November 21, 2012 - The first three weeks of November were quite dry with most places in the northern portion of the MARFC service area receiving only between 1/3 and 3/4 inches of precipitation. The southern half of New Jersey had a bit more of generally around one inch. Over the past 90 day period, precipitation has been near normal in many locations. However, precipitation (from the Catskill Region of New York and northwest New Jersey stretching southwest to south-central Pennsylvania along with the southern half of New Jersey) is 3 to 7 inches above normal.

Current (November 21) streamflow data from the U.S. Geological Survey shows that streamflows are near normal, though flows in northern New Jersey have begun to fall below normal. Groundwater levels are normal or above normal.

The weather outlook for the next couple of weeks calls for little or no precipitation in the next several days but then near or above average precipitation. Temperatures should be near normal early in the period, but then fall back to below normal levels. The Climate Prediction Center's 30 day outlook for November as well as the 90 day outlook for November, 2012 through January, 2013 calls for near average precipitation and temperatures.

The outlook for water resources for the next several weeks and into early 2013 looks very good. Evapo-transpiration has become fairly minimal likely ensuring that abundant water resources will continue for the next several months. Only an extended period of dry weather (below or much below average precipitation) of at least several weeks would reverse this trend. Though we are currently in one of those dry periods, near or above normal precipitation is expected to return. If not, then this outlook may be downgraded. Water supplies and resources are likely to resume increasing once precipitation returns.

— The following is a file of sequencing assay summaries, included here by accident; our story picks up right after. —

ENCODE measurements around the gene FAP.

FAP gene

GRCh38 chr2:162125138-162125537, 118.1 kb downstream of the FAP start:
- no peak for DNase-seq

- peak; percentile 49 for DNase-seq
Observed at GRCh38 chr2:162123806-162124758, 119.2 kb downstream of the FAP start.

In summary, the northern portion of the MARFC service area has abundant water resources and water supplies. These water resources are likely to increase in the upcoming weeks. With near or above normal precipitation expected to return, water resources should remain abundant and no water shortages are expected at least through the early parts of 2013.